Remnantology

Dedicated to the examination of the remnants. Phil Levy's words in reference to history, archaeology, Judaism, academe, music, outdoorsing…

Andersonville Prisoner of War Camp and Covid-19.

Lauren
Lauren Piccinini is a Master’s student with the University of South Florida. Her area of concentration is American History with a specialization regarding American Prisoners of War.
Andersonville Prisoner of War Camp and Covid-19

As the world slowly turned to a grinding halt due to the rapid spread of 2019-nCoV, commonly known as Coronavirus, the historical community began racing to find a way to continue “front-line education.” In this defining and unprecedented time, the world must find a way to move forward without actually moving, thus social media has stepped into the forefront as a source of delivery for museums, national parks, and educational institutions. Utilizing this technology and platform, historical institutions have been able to reach a whole new audience during this time of quarantine and social distancing.

One such institution that has embraced this way of meeting with the community is the National Prison of War Museum, which sits on the remains of the Andersonville Prisoner of War camp. Andersonville Camp, formerly known as Camp Sumter, was built as a Union Prisoner of War camp during the American Civil War and was designed to hold roughly 10,000 prisoners. Andersonville 1When it opened to receive prisoners in April, 1984, the Confederacy was ill-equipped to deal with the Union prisoner population. This is clearly evident as the camp was not fully completed when the first prisoners arrived. Nonetheless, the camp continued to accept prisoners and by August, 1864, the population within the camp swelled to over 33,000 men. As a direct result, the conditions within the camp deteriorated and mortality ranks surged, to almost 13,000 Union soldiers. The leading causes of death within the camp were chronic diarrhea, dysentery, and scurvy. While Andersonville was only in operation for fourteen months, it received over 45,000 soldiers and is notorious for being the largest and most deadly Confederate Prisoner of War camp. [1]

Following the American Civil War, Clara Barton and Dorence Atwater, a former prisoner, returned to the site in order to categorize and rebury all of the deceased men. Since that time, the camp and the burial grounds have fallen into the hands of the National Park system. In recent years, the camp dedicated a museum on the grounds to inform the public on the perils of being a prisoner of war and expanded the scholarship beyond the American Civil War. Annually, the camp hosts Living History weekend, night tours, and educational seminars that are designed to engage the average citizen into the topic of prisoners of war.

When the novel Coronavirus began to spread in the United States, the park took notice and by March 18, 2020, the camp made the decision to close the museum for the safety and wellbeing of their guests, volunteers, and employees. Andersonville 2On March 24, 2020, the camp, having been influenced by the Center for Disease Control and the state of Georgia, closed the park grounds to visitors and they have suspended all military honors during burials at the National Cemetery, which is the burial ground that Atwater and Barton established and sits on the camp grounds. In an effort to remain connected to the individuals who intended to attend a workshop or visit the museum, the park service has engaged the public using livestreaming capabilities on social media platforms, such as Facebook or Instagram.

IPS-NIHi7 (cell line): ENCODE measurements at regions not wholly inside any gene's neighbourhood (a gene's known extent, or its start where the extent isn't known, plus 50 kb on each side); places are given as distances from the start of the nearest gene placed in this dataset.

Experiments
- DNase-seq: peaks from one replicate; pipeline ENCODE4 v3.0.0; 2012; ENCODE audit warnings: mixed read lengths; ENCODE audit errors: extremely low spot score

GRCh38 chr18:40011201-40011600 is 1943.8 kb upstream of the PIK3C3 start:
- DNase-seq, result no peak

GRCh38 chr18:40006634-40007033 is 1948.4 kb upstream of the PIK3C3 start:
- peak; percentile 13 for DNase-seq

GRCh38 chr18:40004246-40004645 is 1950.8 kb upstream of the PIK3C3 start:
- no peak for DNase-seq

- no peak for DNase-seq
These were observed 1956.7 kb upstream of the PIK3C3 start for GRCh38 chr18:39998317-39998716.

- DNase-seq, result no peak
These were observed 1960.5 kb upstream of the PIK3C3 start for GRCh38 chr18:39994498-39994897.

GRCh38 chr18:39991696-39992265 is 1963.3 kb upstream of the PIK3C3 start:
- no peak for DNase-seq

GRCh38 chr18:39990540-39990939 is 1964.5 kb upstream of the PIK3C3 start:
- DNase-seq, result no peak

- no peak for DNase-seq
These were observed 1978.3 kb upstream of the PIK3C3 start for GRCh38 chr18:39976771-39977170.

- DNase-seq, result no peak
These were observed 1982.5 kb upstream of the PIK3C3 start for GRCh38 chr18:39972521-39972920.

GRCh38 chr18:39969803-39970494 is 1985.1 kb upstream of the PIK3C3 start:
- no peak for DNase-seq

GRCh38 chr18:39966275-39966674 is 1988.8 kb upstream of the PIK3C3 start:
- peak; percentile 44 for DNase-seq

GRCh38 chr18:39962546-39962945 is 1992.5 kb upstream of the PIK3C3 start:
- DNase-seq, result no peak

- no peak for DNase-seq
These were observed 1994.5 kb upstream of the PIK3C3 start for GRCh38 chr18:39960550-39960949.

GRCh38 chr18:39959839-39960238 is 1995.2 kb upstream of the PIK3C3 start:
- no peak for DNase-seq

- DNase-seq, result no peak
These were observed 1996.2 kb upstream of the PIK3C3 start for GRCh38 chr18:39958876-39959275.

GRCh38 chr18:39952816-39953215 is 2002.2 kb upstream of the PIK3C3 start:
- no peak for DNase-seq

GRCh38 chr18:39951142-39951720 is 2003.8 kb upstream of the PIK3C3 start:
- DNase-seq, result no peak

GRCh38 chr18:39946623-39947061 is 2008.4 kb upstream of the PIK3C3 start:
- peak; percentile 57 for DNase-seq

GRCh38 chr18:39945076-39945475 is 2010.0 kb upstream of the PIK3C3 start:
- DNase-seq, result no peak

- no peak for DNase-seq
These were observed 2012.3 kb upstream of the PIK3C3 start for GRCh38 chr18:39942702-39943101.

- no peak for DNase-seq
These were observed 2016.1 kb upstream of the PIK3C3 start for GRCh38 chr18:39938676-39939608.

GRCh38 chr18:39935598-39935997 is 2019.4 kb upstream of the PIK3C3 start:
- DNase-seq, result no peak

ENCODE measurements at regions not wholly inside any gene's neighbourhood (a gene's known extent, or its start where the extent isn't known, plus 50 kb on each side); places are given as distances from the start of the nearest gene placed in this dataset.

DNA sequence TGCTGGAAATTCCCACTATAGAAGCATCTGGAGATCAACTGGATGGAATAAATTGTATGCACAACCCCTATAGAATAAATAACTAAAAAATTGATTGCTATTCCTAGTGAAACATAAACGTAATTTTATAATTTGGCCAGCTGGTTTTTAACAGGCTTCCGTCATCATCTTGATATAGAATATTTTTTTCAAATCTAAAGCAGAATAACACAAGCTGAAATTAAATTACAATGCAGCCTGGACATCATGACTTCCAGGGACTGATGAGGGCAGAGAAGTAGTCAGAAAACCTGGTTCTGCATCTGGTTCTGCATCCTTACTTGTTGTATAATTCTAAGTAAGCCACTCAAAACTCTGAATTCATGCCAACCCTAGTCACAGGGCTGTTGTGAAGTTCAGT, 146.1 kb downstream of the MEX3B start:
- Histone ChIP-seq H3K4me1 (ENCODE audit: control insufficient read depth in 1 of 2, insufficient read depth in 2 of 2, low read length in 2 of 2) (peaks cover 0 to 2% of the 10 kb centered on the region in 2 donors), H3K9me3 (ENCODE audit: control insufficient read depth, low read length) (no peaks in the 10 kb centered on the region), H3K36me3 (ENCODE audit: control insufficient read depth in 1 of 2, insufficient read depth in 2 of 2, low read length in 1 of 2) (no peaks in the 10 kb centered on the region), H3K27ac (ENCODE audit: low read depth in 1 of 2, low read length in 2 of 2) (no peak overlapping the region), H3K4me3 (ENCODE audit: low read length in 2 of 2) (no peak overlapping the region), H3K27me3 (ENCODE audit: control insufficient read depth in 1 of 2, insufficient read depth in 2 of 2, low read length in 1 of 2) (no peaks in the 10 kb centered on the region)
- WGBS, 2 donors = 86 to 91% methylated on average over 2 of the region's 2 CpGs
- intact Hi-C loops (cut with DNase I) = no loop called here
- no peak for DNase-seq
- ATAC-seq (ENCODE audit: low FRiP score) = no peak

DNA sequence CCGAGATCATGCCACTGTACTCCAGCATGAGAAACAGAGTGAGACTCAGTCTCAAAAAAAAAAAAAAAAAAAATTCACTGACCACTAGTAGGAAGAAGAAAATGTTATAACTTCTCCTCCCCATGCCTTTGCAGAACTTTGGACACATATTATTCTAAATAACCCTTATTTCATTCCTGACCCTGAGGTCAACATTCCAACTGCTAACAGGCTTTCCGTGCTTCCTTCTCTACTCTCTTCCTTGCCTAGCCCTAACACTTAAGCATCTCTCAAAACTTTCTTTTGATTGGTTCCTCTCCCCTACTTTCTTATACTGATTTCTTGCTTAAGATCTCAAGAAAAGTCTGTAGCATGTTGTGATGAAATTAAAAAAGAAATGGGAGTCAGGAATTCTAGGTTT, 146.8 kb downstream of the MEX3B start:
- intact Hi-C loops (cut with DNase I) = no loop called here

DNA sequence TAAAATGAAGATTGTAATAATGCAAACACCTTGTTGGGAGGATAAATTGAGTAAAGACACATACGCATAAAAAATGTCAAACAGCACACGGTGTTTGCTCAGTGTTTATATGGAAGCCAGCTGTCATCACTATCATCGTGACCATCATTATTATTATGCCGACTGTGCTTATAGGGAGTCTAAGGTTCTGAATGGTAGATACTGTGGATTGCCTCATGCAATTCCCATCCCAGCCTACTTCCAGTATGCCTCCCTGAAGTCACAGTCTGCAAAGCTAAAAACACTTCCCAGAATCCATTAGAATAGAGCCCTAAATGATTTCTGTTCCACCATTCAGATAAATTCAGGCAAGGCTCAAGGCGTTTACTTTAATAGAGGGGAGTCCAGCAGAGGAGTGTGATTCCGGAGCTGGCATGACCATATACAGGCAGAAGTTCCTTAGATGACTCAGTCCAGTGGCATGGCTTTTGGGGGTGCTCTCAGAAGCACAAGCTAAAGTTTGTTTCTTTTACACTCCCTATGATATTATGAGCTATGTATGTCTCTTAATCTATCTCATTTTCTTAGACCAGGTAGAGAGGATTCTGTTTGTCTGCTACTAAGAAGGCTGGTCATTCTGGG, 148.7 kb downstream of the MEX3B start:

On the morning of March 28, 2020, Ranger J with the National Park Service at Andersonville greeted thousands of people who were interested in taking a virtual tour of Andersonville. As I sat comfortably on my couch, I saw people checking in from places near and far: Florida, Kentucky, Ohio, New York, Illinois, Utah, Iowa, South Dakota, England (UK), Switzerland, and Afghanistan. While geography certainly was not a commonality with the viewers, the topic of Andersonville prison site certainly connected all of us. For the next 40 minutes, Ranger J introduced an unimaginable amount of people to the history of the camp, the players involved with the camp, and answered questioned posed by her viewers. By midday on March 29, 2020, Ranger J’s livestream had been viewed over 17,000 times. I believe that it is safe to assume that this is largest amount of people who have “visited” the camp in a single morning. Due to the overwhelming popularity, the camp has decided to dedicate Saturday mornings to “Social Saturdays,” with the next stroll occurring on April 4, 2020. This upcoming stream will focus on the burial grounds and the history associated with those interned.[2]

As the world changes, historical institutions have to adjust in order to deliver their content to a new population. During these uncertain times, it appears that the use of livestreaming tours has generated new life into old topics. While quarantining seems boring and lifeless, it is an excellent time to learn something new, of which Andersonville National Park has delivered. Make sure to tune in this, and all upcoming, Saturdays for information on the site, the prisoners who suffered and those who were responsible.

[1] Information on Andersonville POW camp obtained from: McPherson, James, Battle Cry of Freedom: The Civil War Era (New York, NY: Oxford University Press, 1988)

[2] Information on Andersonville National Park obtained from: “Causes of Death” Available from https://www.nps.gov/ande/learn/historyculture/causesofdeath.htm, “Alerts & Conditions” Available from https://www.nps.gov/ande/planyourvisit/conditions.htm & “Camp Sumter/Andersonville Prison” Available from https://www.nps.gov/ande/learn/historyculture/camp_sumter.htm

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